What drew you to write a translation of this piece in particular?
I had been in touch with Marília Arnaud about translating her first novel, Suíte de Silêncios, and knew it was going to be a long process from first draft to publication. I was anxious to share her story telling with an English speaking audience, and so I decided to translate some of her short stories. I asked Arnaud which short stories she would like me to translate, and she sent me "Miss Bruna" first. Once I finished reading it, there was no question in my mind that I was going to translate it. The intensity of the story’s plot is matched beautifully by Arnaud’s poignant descriptions of the main character’s internal landscape, which changes so dramatically from her initial innocence and joy. Reading "Miss Bruna" was a fully immersive experience. Bruna and her story stayed with me long after I finished reading, and I think this will be true for other readers as well.

Is there a city or place, real or imagined, that influences your writing?
I was born and raised in Brazil but have lived in the U.S. for about half of my life now. As a writer, I straddle these two worlds. I write a great deal about my experiences coming of age in Brazil, and even though I write in English, I am translating those experiences to an audience that grew up in a totally different world. And in translating literature written originally in Portuguese, I of course hold my experiences in these two worlds in my mind and bring them to bear on my work. I consider a translation successful when I feel that I have bridged these two worlds effectively for my audience.

Is there any specific music that aids you through the writing or editing process?
No. I prefer silence when I am writing and editing. Music distracts me too much. When I listen to music, it is usually pop rather than classical, and I want to sing along.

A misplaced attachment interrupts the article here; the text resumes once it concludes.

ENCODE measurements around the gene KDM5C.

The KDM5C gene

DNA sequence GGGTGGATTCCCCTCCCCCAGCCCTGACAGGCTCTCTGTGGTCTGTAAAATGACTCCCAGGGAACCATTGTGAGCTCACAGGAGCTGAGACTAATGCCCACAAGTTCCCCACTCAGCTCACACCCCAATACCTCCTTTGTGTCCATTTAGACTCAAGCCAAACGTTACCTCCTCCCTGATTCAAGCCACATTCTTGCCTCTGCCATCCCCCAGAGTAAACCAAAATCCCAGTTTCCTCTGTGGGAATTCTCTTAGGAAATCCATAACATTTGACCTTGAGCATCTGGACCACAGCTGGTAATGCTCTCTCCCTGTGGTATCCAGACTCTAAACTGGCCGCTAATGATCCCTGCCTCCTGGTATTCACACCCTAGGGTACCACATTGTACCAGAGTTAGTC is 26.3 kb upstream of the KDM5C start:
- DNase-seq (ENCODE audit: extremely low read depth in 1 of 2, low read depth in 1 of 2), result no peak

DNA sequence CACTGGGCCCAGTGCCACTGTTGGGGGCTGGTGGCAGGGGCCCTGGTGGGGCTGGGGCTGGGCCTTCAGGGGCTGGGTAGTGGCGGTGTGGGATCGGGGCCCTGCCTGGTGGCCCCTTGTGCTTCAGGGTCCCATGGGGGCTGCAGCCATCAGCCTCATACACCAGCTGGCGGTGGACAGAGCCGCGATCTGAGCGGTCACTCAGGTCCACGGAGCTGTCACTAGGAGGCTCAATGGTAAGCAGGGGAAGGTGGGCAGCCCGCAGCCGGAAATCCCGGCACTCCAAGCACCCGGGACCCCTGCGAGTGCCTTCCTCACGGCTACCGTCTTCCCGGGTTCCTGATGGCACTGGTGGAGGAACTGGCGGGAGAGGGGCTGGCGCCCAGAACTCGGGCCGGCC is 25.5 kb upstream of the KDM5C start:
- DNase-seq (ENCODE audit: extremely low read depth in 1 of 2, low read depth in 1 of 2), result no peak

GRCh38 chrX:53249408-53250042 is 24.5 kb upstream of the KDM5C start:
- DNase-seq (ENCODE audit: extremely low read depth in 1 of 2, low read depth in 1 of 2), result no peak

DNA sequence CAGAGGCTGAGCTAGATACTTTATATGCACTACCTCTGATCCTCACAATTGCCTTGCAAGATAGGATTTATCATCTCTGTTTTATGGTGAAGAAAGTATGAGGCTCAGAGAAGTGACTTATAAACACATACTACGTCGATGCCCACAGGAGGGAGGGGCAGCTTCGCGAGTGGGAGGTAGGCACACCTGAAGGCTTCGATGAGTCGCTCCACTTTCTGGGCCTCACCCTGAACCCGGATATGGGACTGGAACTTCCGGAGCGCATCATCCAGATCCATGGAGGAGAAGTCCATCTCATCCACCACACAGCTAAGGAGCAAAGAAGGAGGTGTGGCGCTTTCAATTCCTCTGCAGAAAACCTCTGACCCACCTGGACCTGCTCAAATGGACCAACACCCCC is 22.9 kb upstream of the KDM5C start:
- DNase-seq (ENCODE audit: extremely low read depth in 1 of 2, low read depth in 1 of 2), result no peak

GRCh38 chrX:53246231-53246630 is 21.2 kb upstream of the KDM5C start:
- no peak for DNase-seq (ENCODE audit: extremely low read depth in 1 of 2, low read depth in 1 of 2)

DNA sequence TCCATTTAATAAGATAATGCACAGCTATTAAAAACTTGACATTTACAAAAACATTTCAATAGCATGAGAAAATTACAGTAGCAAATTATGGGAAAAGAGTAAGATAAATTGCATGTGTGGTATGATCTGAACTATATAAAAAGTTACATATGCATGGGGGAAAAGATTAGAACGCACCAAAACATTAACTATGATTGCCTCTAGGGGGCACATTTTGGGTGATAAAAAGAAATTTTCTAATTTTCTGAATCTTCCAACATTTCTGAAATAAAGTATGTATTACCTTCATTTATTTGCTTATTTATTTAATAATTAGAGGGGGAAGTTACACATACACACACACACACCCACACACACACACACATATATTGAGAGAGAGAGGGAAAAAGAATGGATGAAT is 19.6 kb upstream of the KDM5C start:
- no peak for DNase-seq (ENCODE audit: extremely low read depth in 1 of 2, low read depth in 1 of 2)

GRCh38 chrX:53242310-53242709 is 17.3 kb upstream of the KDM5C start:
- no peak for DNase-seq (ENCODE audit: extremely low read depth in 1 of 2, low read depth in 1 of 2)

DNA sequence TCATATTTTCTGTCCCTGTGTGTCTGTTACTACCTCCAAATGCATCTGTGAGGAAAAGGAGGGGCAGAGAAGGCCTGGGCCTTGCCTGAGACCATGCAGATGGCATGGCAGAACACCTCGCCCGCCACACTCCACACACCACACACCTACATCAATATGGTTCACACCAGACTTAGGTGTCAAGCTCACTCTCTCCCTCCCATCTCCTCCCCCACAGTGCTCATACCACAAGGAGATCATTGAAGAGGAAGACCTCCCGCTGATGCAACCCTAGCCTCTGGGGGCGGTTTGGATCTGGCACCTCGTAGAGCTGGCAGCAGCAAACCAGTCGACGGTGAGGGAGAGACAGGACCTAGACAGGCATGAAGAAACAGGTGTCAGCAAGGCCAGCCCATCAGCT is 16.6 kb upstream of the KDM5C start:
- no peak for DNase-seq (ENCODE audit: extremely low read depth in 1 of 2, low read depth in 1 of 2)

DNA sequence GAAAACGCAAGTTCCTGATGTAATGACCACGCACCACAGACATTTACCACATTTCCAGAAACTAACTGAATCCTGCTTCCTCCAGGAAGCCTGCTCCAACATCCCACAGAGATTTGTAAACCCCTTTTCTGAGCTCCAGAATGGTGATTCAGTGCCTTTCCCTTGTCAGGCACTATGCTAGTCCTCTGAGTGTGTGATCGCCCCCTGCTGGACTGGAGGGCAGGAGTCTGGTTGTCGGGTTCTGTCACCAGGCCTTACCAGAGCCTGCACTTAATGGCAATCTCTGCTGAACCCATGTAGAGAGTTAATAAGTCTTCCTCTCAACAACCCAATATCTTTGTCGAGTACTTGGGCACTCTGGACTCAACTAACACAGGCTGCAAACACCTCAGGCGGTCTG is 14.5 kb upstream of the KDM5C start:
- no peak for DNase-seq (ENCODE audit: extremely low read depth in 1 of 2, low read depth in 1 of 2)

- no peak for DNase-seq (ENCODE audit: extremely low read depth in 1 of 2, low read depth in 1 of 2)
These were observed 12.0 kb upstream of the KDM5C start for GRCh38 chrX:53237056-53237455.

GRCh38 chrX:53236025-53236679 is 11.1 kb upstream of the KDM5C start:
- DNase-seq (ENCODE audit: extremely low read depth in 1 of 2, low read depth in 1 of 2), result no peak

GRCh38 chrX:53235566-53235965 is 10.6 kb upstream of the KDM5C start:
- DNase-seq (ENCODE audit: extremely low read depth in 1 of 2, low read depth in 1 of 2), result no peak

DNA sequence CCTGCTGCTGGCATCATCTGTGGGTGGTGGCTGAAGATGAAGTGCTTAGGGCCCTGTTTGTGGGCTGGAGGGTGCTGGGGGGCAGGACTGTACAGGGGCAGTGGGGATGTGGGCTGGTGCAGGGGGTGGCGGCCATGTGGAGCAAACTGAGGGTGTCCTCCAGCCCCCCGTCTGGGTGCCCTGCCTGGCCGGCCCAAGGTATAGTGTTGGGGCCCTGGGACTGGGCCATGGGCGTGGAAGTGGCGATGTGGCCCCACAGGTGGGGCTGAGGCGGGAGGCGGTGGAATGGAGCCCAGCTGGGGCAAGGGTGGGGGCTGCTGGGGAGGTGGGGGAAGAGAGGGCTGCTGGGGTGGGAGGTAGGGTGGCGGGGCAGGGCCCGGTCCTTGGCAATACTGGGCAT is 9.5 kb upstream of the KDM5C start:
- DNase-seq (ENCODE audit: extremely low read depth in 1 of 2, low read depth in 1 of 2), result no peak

Do you have any rituals or traditions that you do in order to write?
I have heard of writers who need to clean up the whole house or go for a jog before they are ready to start writing. I don’t have any such rituals. All I need is a quiet environment (or at least no kids clamoring for my attention) and big chunks of time. I find it hard to stop writing once I start, whether it is a translation or my own material.

If you could work in another art form what would it be?
I would love to write songs, both the melody and the lyrics. When I hear a song by Caetano Veloso or Paul Simon, I marvel at their poetry and their ability to put it to music and wish I could do the same. But I have no musical talent whatsoever. I can’t play any instruments or read music, but the lyrics…hmm…maybe that’s something I can still try. As I said, I love meter and rhyme.

What are you working on currently?
I have just finished translating Marília Arnaud’s first novel, Suite of Silence. I am revising it and will be sending it out to prospective publishers soon. I am also revising short stories and personal essays of my own.

What are you reading right now?
I just started Educated: A Memoir, by Tara Westover, for my book club. It was not my turn to pick, but I am happy that was the choice. I tend to write mostly autobiographical stories and am always looking to improve. I can tell I will be learning a great deal from this author.

ILZE DUARTE translates works from contemporary Brazilian writers. Her translation of João Anzanello Carrascoza’s Sea (Mar) appeared in the summer 2016 issue of Your Impossible Voice. She lives with her husband and two daughters in Milpitas, CA.